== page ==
Could Lying in Political Ads Be a Thing of the Past?

The Supreme Court of the United States has just heard oral arguments in a case that involves an Ohio law that bans lying in political ads — Susan B. Anthony List v. Steven Dreihaus. Now, legal experts believe that the justices will toss the case owing to the fact that the SBAL doesn’t have standing to bring the case. However, the matter does raise the question of whether it’s OK to lie in a political ad. It’s a clash between the First Amendment and an informed electorate.

Adam Serwer at MSNBC explained it this way: “Though it never actually went up, Susan B. Anthony List bought a billboard in 2010 attacking Ohio Democratic Rep. Steven Driehaus’s vote for the Affordable Care Act as a ‘vote for taxpayer funded abortion.’ Susan B. Anthony List’s definition of ‘taxpayer funded abortion’ is misleading.”

You see, public funding for abortions has been outlawed since the 1970s, and the ACA was clear that it was not going to change that. In short, the SBAL lied about the congressman’s vote because it was NOT a vote for taxpayer-funded abortion.

Now, Dreihaus complained to the Ohio Elections Commission, which found that the billboard ran afoul of the law. The complaint has been withdrawn because Dreihaus lost and lost big so there was no point in pursuing it.

Serwer notes, “Susan B. Anthony List though, has every intention of funding more misleading ads against Democrats, and argues that even though there’s no longer a pending case against them, since they fully intend to engage in the kind of campaigning they did in 2010, the Ohio law infringes on their First Amendment rights.”

Now, if the product being sold were detergent and not political candidates, the law would be very clear. You cannot make statements about your product nor those of competitors that are untrue. The people who make Tide detergent cannot say that Gain detergent makes clothes dirtier than before they went in the wash.

But you can lie all you want about a politician. For example, I could run an ad that says Rand Paul was convicted in the Rwandan genocide of murdering 10,000 children, and the First Amendment protects that. For the record, I don’t like Paul much, but he’s totally innocent of genocide, and his absence from Rwanda in the early 1990s can be proved. Yet the only recourse he has under current law is to sue for liable (which will take longer than even an American political campaign, and because the claim is so far out there, I could win by saying it was satire) or raise money to argue that I am lying.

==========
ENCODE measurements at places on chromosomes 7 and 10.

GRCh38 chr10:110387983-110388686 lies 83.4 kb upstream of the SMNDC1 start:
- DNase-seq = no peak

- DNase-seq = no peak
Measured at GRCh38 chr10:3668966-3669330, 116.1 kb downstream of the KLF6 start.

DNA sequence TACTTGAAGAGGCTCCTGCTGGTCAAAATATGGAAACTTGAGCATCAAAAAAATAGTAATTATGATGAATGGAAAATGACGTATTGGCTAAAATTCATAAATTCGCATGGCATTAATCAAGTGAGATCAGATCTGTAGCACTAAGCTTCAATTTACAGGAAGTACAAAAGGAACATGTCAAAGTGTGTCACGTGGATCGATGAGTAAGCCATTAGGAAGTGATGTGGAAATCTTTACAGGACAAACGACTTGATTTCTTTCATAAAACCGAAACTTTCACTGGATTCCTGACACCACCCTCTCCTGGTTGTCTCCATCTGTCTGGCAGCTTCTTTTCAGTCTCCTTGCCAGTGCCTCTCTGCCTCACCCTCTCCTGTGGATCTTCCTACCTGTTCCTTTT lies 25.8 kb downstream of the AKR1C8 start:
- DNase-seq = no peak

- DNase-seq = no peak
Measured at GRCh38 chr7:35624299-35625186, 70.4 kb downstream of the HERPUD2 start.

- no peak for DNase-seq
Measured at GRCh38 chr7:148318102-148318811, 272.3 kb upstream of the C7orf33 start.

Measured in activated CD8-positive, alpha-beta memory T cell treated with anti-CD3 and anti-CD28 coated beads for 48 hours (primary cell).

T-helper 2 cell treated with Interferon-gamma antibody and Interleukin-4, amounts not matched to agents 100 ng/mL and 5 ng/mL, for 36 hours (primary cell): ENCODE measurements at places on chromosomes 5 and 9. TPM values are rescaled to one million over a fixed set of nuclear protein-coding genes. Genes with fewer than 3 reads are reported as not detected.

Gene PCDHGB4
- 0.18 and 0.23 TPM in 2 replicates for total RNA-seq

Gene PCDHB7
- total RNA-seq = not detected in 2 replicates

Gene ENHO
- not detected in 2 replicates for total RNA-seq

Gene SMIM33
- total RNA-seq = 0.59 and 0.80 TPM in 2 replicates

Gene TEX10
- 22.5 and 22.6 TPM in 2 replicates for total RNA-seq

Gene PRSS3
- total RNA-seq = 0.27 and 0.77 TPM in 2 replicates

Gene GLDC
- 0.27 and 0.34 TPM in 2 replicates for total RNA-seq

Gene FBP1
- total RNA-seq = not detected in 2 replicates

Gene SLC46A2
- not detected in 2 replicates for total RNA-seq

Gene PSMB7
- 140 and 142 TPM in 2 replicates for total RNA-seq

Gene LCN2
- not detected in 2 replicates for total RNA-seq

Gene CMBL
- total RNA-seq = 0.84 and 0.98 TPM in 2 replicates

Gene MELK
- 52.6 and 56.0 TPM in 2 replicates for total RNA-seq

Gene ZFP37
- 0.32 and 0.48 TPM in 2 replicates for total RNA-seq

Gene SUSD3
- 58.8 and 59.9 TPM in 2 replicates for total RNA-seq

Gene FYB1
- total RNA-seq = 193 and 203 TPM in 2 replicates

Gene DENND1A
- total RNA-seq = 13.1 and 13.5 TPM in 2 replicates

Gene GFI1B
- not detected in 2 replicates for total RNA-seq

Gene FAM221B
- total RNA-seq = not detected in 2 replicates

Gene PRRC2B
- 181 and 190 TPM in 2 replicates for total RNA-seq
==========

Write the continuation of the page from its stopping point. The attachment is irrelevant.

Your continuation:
On the right, Justice Scalia likened the situation to “1984’s” Ministry of Truth, and on the left, Justice Breyer said, “Why can’t a person say, you know, there are things I want to say politically, and the Constitution says that the state does not have the right to abridge my speech, and I intend to say them. And if I say them, there’s a serious risk that I will be had up before a commission and could be fined. What’s the harm? I can’t speak; that’s the harm.”

Yet if I want to say Rand Paul murdered kids despite the evidence that proves he didn’t, is there not also harm in that?

The idea behind the First Amendment is to ensure that all opinions are weighed on their merits and that the electorate is well-informed. If something is an opinion, it is hard to say it is a lie. However, when a statement is presented that is demonstrably untrue, that undermines the idea of a well-informed electorate — a misinformed electorate can do itself and the world great damage.

Exactly how you police this and what mechanisms are needed to ensure that only truthful statements are made is well above my pay grade. Deciding when a statement is an opinion and when it is not is also a tricky matter. Of course, if we can do it for detergent, we might at least try it for the fate of the Republic. Which is more important, selecting competent leaders or getting your whites whiter and brights brighter?

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